Renal Dialysis Machines Exploited in US, Used Responsibly Down Under

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Renal Dialysis Machines Exploited in US, Used Responsibly Down Under

The US Federal Reserve Building. / Photo by: Getty Images

 

Earlier this month, US news publications were all abuzz about the new federal money allotted for remote dialysis as one of the few boons for kidney patients in Australia. Renal failure has become so ubiquitous, already being so deadly, that it is now ranked the ninth most prolific killer in the US according to the Centers for Disease Control and Prevention. Back in 2010, ProPublica broke an investigative news report that found the US still having “one of the industrialized world’s highest mortality rates for dialysis care” in lieu of the fact that the US outspends all its peers on renal dialysis. Australia’s historically been following America down the same rabbit hole, but the new commitment on federal spending for renal dialysis follows the one good thing that the US has done to deal with the pandemic: spend more.

Renal failure’s such a leading cause of death worldwide, though, that people come from other developed countries to the US to get treatment. That only exacerbates a preexisting problem with the American healthcare system, and the problem manifests right where the rubber meets the road as opposed to on the insurance side of healthcare where there’s already enough controversy. America spends $25 million on renal failure alone, and there is no other organ in the body that merits this kind of attention. Last Week Tonight’s host, John Oliver, brought up the issue and covered it on his show exactly a year ago. He poked fun at the idea that the kidney is the only organ in the body with universal healthcare.

That much is somewhat true and would likely baffle healthcare professionals and average joes alike in other countries. President Richard Nixon signed a bill in 1972 that established basically universal healthcare only relative to the kidney. Experts at the time could already foresee the current state of affairs in which dialysis is really just a way of life for more and more people in America each year. There were 10,000 patients in need of coverage back then, but the last 40 years have seen massive and consistent upticks in high blood pressure and diabetes, which you see in news articles all the time. Because of the bill that President Nixon made law in the early ‘70s, one percent of the federal budget is now attributable to renal dialysis, which is an incredibly large amount of money for anything smaller than an entire sector like the education system itself.

This has necessitated over time the somewhat gradual emergence of an outpatient dialysis clinic, and a network of such clinics has come to fruition. These dialysis clinics are commonplace today despite being nowhere in sight back when the Nixon Administration was taking stock of the fact that Americans were seeing an increasing need for dialysis in general. About 70 percent of the clinics of the modern healthcare system in America, though, belong to two companies: DaVita and Fresenius Medical Care.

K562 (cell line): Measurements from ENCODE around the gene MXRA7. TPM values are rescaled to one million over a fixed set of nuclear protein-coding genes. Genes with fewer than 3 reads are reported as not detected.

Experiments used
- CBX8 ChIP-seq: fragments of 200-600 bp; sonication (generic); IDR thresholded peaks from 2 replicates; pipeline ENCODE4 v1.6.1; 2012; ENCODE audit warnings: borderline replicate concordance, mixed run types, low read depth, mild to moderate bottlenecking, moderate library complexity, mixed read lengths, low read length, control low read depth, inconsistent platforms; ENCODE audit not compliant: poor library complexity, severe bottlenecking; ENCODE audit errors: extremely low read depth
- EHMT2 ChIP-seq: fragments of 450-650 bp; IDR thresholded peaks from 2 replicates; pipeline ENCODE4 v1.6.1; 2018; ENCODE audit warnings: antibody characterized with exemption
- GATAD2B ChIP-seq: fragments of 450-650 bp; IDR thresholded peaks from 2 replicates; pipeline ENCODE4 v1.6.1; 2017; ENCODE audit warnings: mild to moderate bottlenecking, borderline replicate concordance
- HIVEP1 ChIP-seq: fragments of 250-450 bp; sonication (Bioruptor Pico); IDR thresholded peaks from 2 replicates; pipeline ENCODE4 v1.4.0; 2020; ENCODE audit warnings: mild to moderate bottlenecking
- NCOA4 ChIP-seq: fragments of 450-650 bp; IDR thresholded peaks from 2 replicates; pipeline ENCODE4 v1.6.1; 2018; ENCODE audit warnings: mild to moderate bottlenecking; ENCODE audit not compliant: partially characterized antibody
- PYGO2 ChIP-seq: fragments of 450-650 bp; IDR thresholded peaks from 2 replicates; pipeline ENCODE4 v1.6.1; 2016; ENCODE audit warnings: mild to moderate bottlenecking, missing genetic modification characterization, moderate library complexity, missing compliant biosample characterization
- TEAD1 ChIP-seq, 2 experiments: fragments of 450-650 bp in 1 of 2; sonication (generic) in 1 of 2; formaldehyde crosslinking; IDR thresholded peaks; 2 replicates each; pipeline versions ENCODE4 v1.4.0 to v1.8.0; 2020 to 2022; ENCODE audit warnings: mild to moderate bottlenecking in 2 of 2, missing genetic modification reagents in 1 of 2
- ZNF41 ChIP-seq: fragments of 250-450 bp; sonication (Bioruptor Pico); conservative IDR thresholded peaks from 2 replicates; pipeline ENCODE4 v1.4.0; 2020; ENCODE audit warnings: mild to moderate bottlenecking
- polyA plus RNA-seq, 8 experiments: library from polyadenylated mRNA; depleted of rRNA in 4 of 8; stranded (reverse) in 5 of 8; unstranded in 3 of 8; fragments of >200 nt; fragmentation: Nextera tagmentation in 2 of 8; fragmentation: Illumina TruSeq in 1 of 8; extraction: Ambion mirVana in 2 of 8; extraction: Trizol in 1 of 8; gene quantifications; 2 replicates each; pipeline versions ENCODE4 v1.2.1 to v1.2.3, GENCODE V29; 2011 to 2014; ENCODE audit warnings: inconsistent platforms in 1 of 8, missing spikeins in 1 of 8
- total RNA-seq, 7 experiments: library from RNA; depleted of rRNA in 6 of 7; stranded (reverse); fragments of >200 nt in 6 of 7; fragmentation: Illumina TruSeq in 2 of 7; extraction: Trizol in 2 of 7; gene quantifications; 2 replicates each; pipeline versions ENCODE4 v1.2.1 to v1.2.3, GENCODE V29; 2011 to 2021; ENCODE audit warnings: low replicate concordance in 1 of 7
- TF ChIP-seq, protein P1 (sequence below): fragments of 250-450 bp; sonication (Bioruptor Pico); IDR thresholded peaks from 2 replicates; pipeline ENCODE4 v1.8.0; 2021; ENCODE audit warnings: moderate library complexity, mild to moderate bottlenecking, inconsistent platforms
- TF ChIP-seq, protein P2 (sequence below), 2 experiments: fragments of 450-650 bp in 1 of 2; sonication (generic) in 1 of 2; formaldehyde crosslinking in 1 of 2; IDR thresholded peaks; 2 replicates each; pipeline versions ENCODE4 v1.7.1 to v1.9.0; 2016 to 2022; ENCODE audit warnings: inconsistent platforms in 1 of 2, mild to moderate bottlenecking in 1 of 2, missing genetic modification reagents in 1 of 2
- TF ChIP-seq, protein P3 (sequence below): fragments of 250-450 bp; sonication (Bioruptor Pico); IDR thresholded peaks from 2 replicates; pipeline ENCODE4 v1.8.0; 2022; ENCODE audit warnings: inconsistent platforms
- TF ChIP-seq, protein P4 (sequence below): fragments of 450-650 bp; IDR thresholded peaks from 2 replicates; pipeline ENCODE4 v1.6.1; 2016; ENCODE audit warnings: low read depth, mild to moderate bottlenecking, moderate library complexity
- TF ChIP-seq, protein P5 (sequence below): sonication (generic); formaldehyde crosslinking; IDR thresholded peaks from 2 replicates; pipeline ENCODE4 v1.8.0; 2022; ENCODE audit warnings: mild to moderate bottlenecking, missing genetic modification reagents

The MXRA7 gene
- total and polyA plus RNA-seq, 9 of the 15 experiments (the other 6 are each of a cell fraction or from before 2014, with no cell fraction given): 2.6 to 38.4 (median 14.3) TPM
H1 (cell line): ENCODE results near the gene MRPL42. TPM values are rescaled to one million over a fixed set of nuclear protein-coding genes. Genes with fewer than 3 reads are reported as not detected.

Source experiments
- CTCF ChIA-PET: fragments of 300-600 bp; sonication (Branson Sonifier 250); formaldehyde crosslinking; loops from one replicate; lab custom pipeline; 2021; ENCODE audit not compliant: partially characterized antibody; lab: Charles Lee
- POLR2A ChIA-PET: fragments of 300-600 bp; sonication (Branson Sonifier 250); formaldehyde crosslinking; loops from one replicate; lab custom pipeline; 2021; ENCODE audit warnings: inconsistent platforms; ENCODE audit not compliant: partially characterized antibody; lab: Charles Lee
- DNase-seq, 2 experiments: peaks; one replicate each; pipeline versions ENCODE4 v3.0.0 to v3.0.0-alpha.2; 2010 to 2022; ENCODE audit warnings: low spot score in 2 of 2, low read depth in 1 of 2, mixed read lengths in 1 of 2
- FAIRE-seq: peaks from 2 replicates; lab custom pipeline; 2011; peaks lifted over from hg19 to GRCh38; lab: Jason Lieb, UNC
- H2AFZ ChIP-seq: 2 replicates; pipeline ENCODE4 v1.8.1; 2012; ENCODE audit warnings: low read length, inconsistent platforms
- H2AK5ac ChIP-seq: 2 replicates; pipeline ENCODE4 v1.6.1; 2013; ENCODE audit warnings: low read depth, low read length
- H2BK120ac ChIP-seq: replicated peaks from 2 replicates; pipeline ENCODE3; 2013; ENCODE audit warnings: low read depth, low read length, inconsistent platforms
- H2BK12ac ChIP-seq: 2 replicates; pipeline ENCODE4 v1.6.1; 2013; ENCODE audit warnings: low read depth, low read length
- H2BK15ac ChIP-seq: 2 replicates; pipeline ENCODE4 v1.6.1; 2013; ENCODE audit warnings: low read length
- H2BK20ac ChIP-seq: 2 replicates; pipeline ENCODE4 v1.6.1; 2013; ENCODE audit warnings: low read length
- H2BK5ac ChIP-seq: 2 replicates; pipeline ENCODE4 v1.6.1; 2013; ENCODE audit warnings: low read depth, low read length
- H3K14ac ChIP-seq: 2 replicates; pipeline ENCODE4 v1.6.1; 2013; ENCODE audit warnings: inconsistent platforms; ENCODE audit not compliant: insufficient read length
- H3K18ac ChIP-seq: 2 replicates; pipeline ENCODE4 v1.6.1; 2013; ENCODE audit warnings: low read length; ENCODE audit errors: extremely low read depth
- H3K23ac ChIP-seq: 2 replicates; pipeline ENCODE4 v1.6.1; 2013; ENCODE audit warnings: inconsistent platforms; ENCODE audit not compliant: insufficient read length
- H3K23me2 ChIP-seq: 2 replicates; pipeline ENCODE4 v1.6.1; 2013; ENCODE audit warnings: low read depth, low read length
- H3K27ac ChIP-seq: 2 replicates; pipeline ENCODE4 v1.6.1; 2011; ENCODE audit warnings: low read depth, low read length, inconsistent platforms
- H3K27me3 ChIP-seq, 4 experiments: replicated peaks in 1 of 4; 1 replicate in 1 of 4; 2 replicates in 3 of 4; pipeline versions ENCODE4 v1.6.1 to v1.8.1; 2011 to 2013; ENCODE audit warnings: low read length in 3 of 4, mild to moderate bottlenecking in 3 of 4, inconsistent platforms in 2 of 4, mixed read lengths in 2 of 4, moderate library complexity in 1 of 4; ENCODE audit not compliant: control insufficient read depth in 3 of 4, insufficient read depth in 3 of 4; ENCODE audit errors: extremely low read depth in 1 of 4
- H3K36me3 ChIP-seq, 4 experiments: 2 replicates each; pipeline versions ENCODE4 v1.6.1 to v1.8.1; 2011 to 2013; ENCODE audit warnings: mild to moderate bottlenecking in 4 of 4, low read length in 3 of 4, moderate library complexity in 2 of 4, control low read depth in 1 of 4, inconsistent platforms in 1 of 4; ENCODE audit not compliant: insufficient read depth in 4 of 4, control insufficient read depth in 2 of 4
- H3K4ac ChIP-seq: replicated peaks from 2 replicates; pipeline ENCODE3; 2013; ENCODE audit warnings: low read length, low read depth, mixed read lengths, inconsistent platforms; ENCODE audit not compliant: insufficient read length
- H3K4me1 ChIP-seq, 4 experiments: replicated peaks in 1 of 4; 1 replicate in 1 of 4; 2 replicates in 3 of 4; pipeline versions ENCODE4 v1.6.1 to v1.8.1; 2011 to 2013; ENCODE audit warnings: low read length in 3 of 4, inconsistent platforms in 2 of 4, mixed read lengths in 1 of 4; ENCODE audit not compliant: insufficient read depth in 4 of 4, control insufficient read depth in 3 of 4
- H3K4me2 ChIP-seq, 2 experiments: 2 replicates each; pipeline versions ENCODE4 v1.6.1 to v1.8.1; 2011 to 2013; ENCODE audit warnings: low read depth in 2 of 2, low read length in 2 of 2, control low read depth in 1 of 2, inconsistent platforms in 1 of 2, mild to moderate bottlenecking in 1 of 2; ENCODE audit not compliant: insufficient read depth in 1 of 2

These are multi-billion-dollar, for-profit corporations, and there are no federal regulations making physicians’ presence mandatory on site. As such, their patients commonly report feeling as though their dialysis isn’t actually being allowed to fully complete when they come in for their sessions; rather, nurse practitioners on site at these clinics are actually rushing dialysis patients — most of whom are senior citizens — off the machines early because of the immensely high rate of turnover. Nurses are, in fact, encouraged at DaVita to cut corners in order to polish numbers; in other words, get patients in and out as fast as possible regardless of whether or not they’ve completed dialysis in full because money’s the bottom line, which is determined by the patient turnover rate.

These dialysis machines rely on what’s called visking tubing, a semi-permeable membranous tube, for filtration. That filtration is a process of removing small molecules from the blood in such a way that the kidneys would if they were functioning properly. The machines themselves have a lot more accouterments, and it’s clear to see that the technology is somewhat costly. With all the clinics and spending at America’s disposal, there shouldn’t be any trouble dealing with the increase in kidney failure patients in need of dialysis; the only problem is that the companies that own the dialysis clinics shirk medical responsibilities to line their pockets. In Australia, though, there’s no reason to believe the same will happen, so many are celebrating the erection of five new remote renal dialysis clinics in South Australia.

Renal Dialysis machines. / Photo by: Getty Images

 

The new clinics are specifically located in Ernabella, and they’re run by The Purple House, which is a community-owned nonprofit that’s been facilitating renal dialysis since just before Y2K via charity and federal subsidies. That’s a key distinction — the fact that, in Australia, renal dialysis patients will be served by a nonprofit instead of a for-profit, commercial corporation. The Purple House used to collect about $3 million annually, and now the government has committed to $34.8 million to last the program through 2022. That’s intended to be $590 per actual treatment. “It will change our model because in the past philanthropists have been quite reluctant to help as they are concerned we’ll be back on their doorstep asking for more once the money runs out,” according to Purple House CEO Sarah Brown.

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